But later, in the early hours of the following morning, a single shot rang out. It was a signal for which the soldiers had been waiting, dressed and armed; and upon the sound of it they turned upon their hosts, dragging them from their beds and slaughtering them in front of their homes.
In all, thirty-eight MacDonalds were killed by the soldiers. Another forty, mostly women and children, died of exposure in the snow after fleeing from their burning houses.
The number of deaths would have been higher still, were it not that the idea of killing one’s host – of murder under trust – was considered deeply shameful in Highland culture. No matter how much you might happen to loathe a man, and no matter that, if you were to come across him in other circumstances, you would happily slit his throat as soon as look at him, it was just not the done thing to kill him while a guest under his roof.
For this reason, not all of the soldiers were wholly enthusiastic about their task, nor were they wholly diligent in carrying it out.
Some found ways of warning their hosts beforehand, saying things like “If I were a sheep, I think I would head up to the hills tonight,” whilst giving their hosts the kind of meaningful looks that either persuaded them that they had lost their marbles altogether, or else that they had some urgent message of the utmost importance to impart. Two lieutenants, Francis Farquhar and Gilbert Kennedy, went so far as to break their swords rather than carry out their orders, and for this were subsequently imprisoned for their disobedience – though they were pardoned at a later date.
The ruins of MacIain’s house can still be seen to this day, in a wood not far from the present-day village of Glencoe, overgrown with heather and bracken.
More than three hundred years later, people in those parts still sing of the massacre in ballads:
Some died in their beds at the hand o’ the foe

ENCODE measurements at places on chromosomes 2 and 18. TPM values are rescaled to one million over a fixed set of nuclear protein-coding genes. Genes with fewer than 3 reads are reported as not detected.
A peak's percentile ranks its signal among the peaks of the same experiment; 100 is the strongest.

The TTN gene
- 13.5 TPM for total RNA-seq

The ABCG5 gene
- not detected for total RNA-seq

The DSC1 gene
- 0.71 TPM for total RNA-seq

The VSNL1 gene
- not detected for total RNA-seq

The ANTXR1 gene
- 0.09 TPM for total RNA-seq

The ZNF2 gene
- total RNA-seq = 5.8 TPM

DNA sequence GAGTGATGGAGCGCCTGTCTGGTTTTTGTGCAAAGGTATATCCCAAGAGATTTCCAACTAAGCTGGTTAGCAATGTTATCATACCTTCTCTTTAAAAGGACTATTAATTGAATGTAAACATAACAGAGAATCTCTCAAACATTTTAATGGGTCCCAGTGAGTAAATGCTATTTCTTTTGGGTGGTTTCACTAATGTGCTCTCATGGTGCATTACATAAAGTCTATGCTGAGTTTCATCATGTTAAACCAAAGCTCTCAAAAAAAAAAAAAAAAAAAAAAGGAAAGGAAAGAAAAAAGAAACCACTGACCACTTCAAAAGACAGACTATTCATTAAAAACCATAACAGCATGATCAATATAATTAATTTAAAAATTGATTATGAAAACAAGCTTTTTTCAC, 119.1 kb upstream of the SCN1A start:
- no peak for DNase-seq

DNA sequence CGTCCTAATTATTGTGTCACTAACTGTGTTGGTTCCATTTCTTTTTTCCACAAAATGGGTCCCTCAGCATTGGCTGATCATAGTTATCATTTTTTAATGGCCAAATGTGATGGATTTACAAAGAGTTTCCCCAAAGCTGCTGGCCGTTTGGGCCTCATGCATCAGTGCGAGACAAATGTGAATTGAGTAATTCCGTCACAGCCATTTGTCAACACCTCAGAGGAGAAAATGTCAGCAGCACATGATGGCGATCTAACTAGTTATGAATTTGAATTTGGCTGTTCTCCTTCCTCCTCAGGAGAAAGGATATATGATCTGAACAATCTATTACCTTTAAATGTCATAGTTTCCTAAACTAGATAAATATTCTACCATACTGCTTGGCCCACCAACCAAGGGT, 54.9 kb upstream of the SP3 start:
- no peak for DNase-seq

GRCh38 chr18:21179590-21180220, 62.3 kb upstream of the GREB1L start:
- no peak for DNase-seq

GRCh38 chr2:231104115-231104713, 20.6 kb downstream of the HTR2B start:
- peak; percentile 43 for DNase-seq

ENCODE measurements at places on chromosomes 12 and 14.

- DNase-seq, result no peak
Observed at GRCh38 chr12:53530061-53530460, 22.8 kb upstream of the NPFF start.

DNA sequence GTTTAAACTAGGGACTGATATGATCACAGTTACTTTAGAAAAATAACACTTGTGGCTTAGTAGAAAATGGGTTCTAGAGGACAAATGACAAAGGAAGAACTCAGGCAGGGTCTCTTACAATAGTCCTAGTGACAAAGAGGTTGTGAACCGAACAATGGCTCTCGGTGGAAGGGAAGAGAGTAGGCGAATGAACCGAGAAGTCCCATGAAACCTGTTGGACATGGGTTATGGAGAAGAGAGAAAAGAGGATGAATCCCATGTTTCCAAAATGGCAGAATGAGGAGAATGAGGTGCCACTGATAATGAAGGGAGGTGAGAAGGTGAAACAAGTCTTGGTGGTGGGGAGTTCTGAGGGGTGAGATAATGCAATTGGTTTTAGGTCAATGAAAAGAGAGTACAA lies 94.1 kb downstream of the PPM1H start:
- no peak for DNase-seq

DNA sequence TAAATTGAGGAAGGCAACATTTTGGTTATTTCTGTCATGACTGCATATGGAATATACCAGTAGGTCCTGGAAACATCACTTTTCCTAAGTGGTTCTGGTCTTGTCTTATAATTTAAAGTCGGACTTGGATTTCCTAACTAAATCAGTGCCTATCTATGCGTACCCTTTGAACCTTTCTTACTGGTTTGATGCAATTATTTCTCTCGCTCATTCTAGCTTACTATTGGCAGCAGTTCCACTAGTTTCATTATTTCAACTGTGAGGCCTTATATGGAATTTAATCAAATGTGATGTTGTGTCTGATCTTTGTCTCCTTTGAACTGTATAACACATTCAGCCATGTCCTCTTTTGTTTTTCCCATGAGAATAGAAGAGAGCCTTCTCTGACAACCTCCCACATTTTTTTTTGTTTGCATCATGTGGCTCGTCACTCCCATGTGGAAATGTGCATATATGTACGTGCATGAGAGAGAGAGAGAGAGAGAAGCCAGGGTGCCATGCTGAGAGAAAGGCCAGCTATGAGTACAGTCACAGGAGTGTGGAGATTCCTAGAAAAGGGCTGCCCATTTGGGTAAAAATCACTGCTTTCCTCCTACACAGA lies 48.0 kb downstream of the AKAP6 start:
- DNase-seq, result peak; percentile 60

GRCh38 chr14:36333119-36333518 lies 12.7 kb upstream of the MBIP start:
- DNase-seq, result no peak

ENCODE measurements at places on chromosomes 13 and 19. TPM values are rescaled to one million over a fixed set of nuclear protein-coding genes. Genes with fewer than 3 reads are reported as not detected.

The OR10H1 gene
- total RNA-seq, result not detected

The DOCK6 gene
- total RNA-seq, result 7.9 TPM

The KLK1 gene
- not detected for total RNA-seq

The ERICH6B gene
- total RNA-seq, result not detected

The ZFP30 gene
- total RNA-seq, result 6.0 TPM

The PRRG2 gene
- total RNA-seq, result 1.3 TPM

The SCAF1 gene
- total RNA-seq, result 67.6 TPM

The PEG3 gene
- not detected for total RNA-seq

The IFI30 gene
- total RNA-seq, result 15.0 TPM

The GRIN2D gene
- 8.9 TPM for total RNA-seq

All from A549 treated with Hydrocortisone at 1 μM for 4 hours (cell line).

Some fled in the night and were lost in the snow
Some lived tae accuse him wha’ struck the first blow
But gone was the house of MacDonald
And there is a story, also, of a soldier in Campbell’s regiment who was sent down to search beneath the bridge of the River Coe, where it was believed that a number of the MacDonalds might be hiding. Sure enough, he found a small group of women and children huddled down there; but rather than kill them all, he drew his sword and, taking hold of the arm of one among them, a young boy, he cut off the boy’s finger, smearing the blood along the length of his blade, before returning to his unit to report his ‘success’.
It is also told how many years later, as an old man, this same soldier passed through Glencoe once more on his way to conduct some business in Fort William. It was late and he was tired, and he stopped at the new inn in the rebuilt village, which is, as I say, a little way down from where the old one stood; and there he fell to drinking, and to thinking about had gone before and what he had taken part in; and feeling burdened by the shame and guilt of it, he told his story to the innkeeper. Now, this man listened carefully, all the way through, and when at last the old soldier reached the end of his story he said nothing. Instead, he simply held up his hand, to reveal his missing finger.
I do not know if this is true or not; but that is the story as I heard it.
Oh, and I meant to say, this is from In Praise of Savagery as well. Which, given that it’s a book about travels in Africa, may seem a little surprising. But there’s a reason for it, you see. And that reason is… well, you’ll have to download the book to find out.
Here is an advance sample chapter, in proof form, for you to get a taste of it:
Beat has followed Warwick Cairns through these columns on his journey to publication of his new book In Praise of Savagery: the true story of a journey into uncharted land inhabited by murderous tribal warriors and ruled over by a bloodthirsty sultan – and the man, the explorer Wilfred Thesiger, who lived to tell the tale. And the story of Warwick’s journey, fifty years later, to a mud hut in Africa to visit him at the end of his life.
More about Warwick Cairns can be found here
and the official, Friday Project page, on Harper Collins site is here.